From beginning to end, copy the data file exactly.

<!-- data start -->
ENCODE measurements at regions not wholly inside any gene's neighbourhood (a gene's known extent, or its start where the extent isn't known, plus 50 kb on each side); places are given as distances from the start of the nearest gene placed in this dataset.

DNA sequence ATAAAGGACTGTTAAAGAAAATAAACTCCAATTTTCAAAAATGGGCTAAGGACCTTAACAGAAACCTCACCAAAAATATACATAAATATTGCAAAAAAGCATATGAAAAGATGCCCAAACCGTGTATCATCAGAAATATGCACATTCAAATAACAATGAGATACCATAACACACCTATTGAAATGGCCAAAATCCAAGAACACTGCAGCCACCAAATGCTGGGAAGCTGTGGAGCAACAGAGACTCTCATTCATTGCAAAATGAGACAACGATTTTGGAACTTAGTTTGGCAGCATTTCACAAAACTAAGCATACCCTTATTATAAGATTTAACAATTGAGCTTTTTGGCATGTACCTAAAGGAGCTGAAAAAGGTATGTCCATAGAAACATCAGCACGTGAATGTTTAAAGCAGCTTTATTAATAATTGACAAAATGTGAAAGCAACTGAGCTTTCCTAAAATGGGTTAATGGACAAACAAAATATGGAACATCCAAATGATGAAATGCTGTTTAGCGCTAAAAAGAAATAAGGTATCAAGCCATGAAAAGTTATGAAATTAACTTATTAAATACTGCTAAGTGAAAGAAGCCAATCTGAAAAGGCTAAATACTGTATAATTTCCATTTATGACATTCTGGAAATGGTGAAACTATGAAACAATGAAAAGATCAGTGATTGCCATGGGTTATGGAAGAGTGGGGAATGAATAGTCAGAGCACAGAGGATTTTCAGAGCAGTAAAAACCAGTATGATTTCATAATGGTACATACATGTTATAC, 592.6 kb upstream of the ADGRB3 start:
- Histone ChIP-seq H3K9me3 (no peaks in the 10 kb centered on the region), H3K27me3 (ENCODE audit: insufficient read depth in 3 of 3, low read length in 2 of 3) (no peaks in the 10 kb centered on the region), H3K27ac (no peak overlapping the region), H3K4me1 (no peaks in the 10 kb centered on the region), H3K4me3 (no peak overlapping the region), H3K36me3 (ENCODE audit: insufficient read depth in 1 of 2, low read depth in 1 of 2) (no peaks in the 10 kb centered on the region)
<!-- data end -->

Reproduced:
ENCODE measurements at regions not wholly inside any gene's neighbourhood (a gene's known extent, or its start where the extent isn't known, plus 50 kb on each side); places are given as distances from the start of the nearest gene placed in this dataset.

DNA sequence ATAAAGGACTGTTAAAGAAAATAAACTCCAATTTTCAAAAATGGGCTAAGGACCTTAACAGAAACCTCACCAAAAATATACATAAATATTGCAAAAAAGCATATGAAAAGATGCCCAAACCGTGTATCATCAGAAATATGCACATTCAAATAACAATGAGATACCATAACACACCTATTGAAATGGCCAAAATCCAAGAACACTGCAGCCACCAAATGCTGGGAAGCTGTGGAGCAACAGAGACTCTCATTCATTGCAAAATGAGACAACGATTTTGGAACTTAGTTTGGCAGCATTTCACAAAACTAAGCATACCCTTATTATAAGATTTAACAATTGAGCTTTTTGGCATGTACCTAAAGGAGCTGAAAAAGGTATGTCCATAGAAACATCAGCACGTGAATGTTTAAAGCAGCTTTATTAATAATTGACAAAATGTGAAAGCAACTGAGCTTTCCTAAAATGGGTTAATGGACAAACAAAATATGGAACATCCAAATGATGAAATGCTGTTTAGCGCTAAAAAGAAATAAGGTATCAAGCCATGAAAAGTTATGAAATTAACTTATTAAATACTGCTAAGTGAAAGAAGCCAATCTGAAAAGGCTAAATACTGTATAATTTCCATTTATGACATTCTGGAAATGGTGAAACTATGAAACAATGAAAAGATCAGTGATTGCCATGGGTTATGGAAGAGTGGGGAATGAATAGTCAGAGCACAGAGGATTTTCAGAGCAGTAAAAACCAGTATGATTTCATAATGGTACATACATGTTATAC, 592.6 kb upstream of the ADGRB3 start:
- Histone ChIP-seq H3K9me3 (no peaks in the 10 kb centered on the region), H3K27me3 (ENCODE audit: insufficient read depth in 3 of 3, low read length in 2 of 3) (no peaks in the 10 kb centered on the region), H3K27ac (no peak overlapping the region), H3K4me1 (no peaks in the 10 kb centered on the region), H3K4me3 (no peak overlapping the region), H3K36me3 (ENCODE audit: insufficient read depth in 1 of 2, low read depth in 1 of 2) (no peaks in the 10 kb centered on the region)